BRUEGGEMANN, Walter, The Prophetic Imagination, Fortress Press, 1978.

A review by Robert Brow     December 1999.

When this book first appeared twenty one years ago, it was an assault from within on the pervasive social activism of mainline churches. It is even more relevant to us now. Brueggemann reminds us that our ministry "does not consist of spectacular acts of social crusading or of abrasive measures of indignation." Our task is to offer "an alternative perception of reality" (110).

He begins with the Exodus. The oppressive empire of Pharaoh's consumerism (only for the rich and powerful) is contrasted with the liberation that God had in mind (Chap. 1). When Israel itself became a self-serving monarchy under Solomon, its instruments were the harem, the bureaucracy, the army, a static religion, and a fascination with wisdom to justify it all. The prophets continued to contrast the consumerism of the few (based on massive oppression of the poor) with a hope for the future. (Chap.2).

The "paradigm for prophetic imagination" is for people who "have been robbed of the courage or power to think an alternative thought" (44). This is done by poetry, lyric and future fantasy (45). And the assumption is that imagination must come before implementation. This is why "every totalitarian regime is frightened of the artist" (45). Brueggemann brilliantly illustrates how for the freeing of their people the prophets began by articulating their experiences of suffering, fear, death, grieving, and despair (Chap.3).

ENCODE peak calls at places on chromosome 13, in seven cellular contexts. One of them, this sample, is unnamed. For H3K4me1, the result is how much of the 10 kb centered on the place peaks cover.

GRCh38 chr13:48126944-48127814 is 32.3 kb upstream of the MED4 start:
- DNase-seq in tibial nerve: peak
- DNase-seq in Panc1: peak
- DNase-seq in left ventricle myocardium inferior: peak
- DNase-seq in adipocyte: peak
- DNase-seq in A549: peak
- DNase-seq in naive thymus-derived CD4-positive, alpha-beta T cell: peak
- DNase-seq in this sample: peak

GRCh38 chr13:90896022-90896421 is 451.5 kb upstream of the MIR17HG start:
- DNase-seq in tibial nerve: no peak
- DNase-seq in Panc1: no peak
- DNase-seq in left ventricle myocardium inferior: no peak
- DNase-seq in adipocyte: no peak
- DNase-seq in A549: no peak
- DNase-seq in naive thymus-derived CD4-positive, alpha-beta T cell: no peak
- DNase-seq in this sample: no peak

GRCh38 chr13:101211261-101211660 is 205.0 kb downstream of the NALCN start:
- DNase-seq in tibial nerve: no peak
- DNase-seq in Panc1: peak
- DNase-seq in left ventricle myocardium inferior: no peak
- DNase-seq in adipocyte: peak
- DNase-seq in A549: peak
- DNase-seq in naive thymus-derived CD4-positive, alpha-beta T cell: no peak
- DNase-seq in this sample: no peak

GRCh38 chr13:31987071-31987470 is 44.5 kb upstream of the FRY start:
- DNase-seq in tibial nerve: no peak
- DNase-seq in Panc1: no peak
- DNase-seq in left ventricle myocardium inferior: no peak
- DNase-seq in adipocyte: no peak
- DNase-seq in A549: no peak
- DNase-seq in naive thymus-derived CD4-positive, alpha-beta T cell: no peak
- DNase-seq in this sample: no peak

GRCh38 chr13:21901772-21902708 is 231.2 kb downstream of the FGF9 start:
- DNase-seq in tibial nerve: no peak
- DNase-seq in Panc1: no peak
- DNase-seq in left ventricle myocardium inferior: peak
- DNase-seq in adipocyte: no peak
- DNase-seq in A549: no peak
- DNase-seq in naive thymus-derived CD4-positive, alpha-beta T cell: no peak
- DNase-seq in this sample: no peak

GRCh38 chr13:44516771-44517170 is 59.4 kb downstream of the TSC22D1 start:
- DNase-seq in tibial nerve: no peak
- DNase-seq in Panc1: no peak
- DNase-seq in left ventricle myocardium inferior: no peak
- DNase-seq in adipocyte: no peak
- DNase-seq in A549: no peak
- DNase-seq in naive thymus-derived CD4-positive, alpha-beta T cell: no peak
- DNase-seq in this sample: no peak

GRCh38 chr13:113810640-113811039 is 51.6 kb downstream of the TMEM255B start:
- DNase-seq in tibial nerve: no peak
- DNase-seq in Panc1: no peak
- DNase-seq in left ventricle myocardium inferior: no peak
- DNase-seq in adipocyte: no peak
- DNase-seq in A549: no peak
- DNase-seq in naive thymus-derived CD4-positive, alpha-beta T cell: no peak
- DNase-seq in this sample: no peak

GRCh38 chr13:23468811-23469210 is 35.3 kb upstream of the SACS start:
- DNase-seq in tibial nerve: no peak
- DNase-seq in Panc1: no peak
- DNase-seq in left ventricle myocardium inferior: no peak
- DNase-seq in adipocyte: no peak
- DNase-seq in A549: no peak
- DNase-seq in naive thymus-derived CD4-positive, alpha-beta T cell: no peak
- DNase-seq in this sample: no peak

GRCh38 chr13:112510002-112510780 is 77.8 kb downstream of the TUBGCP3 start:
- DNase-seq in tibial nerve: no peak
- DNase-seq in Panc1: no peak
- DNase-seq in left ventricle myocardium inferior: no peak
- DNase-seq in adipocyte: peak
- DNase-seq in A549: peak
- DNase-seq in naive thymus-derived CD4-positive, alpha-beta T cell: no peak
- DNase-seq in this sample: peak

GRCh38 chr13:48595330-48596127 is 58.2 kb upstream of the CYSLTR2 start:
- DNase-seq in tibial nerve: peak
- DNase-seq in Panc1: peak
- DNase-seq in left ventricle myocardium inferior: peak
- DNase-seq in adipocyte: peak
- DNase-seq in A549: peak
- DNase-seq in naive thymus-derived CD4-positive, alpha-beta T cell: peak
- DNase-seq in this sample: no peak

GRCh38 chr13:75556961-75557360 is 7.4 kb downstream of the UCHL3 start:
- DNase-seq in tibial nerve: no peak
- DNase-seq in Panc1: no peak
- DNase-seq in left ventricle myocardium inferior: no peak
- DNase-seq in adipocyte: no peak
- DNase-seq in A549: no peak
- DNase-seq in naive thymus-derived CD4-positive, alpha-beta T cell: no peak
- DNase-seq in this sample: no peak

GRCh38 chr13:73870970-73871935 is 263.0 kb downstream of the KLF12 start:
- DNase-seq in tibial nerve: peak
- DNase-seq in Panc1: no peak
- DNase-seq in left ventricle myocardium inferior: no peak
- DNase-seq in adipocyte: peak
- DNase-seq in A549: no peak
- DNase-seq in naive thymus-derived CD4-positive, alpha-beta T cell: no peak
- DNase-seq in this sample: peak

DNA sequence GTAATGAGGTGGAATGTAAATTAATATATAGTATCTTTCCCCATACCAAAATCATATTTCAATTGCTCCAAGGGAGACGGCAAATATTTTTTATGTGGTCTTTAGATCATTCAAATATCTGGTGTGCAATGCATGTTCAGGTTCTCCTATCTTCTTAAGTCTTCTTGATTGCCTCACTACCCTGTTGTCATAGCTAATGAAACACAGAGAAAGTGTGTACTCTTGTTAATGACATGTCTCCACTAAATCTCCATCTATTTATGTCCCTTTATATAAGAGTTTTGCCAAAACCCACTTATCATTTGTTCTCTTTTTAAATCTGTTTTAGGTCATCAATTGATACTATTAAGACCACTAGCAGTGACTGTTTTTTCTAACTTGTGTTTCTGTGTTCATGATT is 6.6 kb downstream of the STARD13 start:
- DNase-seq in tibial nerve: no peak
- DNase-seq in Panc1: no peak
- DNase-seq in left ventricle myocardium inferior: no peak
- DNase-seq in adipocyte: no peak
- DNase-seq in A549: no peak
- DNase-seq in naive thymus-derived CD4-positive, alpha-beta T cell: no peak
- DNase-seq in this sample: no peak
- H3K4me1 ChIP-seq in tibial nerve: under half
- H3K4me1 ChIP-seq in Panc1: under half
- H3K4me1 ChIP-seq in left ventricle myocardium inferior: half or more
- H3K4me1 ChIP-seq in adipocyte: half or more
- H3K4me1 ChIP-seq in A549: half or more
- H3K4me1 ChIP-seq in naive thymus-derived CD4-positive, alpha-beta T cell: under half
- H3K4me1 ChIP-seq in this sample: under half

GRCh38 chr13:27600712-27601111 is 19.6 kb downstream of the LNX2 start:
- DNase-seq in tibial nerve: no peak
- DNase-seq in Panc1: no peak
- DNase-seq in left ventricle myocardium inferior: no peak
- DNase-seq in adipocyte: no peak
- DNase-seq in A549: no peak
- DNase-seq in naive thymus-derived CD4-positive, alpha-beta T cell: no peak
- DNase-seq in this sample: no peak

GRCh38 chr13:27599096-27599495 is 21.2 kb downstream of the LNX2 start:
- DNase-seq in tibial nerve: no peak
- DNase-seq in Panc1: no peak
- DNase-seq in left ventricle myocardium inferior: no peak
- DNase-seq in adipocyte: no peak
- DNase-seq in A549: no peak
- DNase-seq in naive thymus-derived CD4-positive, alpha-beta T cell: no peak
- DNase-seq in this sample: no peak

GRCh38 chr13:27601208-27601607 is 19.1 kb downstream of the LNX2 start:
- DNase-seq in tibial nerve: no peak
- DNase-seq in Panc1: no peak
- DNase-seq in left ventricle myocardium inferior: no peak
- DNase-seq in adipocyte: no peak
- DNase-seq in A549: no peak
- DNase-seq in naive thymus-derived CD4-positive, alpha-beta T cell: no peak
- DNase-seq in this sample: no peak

There is then the task of energizing by offering symbols of hope in an alternative future. "Hope is the refusal to accept the reading of reality which is the majority opinion" (67). This astonishing model shift cannot be achieved by scientific argumentation, but by picturing the sovereign faithfulness of God. And that God must be free to come and go, hear and answer slave cries (18), intervene and topple the present situation in any way He chooses. (Chap.4)

Having laid this Old Testament foundation it is easy to see how all this is exemplified in Jesus' birth, life, ministry, and crucifixion. Brueggemann notes the Magnificat, the beatitudes, "his decisive solidarity with marginal people" (81), the unconditional forgiving of sin, eating with outcasts, compassion ("empires are never built on the basis of compassion"), and his proclamation of death and resurrection in our family communion meal (Chap 5 & 6).

How does this relate to preaching? Most of our congregations are gripped by a bourgeois acceptance of the status quo (110). "The contemporary American church is so largely enculturated to the American ethos of consumerism that it has little power to believe or act" (11). "Our culture is competent to implement almost anything and to imagine almost nothing" (45) So our task is deceptively simple : "Prophetic ministry consists of offering an alternative perception of reality and in letting people see their own history in the light of God's freedom" (110).

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